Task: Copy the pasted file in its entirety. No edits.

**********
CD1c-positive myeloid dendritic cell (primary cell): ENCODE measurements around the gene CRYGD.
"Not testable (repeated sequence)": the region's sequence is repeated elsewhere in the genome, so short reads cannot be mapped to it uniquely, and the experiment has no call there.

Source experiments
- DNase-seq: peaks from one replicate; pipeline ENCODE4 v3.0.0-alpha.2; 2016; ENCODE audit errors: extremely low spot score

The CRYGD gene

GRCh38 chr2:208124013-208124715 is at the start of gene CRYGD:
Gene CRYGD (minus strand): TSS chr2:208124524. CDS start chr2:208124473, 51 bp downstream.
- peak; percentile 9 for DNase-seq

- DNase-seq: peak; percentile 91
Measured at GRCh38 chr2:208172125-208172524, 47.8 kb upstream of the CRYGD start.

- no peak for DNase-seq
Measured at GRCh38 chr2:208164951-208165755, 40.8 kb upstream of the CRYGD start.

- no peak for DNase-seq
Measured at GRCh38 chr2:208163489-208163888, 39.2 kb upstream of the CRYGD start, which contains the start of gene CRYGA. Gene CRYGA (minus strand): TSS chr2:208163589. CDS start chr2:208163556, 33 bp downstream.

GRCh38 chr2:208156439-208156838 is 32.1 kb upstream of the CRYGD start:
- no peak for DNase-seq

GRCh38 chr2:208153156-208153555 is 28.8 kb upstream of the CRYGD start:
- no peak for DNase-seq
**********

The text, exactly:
CD1c-positive myeloid dendritic cell (primary cell): ENCODE measurements around the gene CRYGD.
"Not testable (repeated sequence)": the region's sequence is repeated elsewhere in the genome, so short reads cannot be mapped to it uniquely, and the experiment has no call there.

Source experiments
- DNase-seq: peaks from one replicate; pipeline ENCODE4 v3.0.0-alpha.2; 2016; ENCODE audit errors: extremely low spot score

The CRYGD gene

GRCh38 chr2:208124013-208124715 is at the start of gene CRYGD:
Gene CRYGD (minus strand): TSS chr2:208124524. CDS start chr2:208124473, 51 bp downstream.
- peak; percentile 9 for DNase-seq

- DNase-seq: peak; percentile 91
Measured at GRCh38 chr2:208172125-208172524, 47.8 kb upstream of the CRYGD start.

- no peak for DNase-seq
Measured at GRCh38 chr2:208164951-208165755, 40.8 kb upstream of the CRYGD start.

- no peak for DNase-seq
Measured at GRCh38 chr2:208163489-208163888, 39.2 kb upstream of the CRYGD start, which contains the start of gene CRYGA. Gene CRYGA (minus strand): TSS chr2:208163589. CDS start chr2:208163556, 33 bp downstream.

GRCh38 chr2:208156439-208156838 is 32.1 kb upstream of the CRYGD start:
- no peak for DNase-seq

GRCh38 chr2:208153156-208153555 is 28.8 kb upstream of the CRYGD start:
- no peak for DNase-seq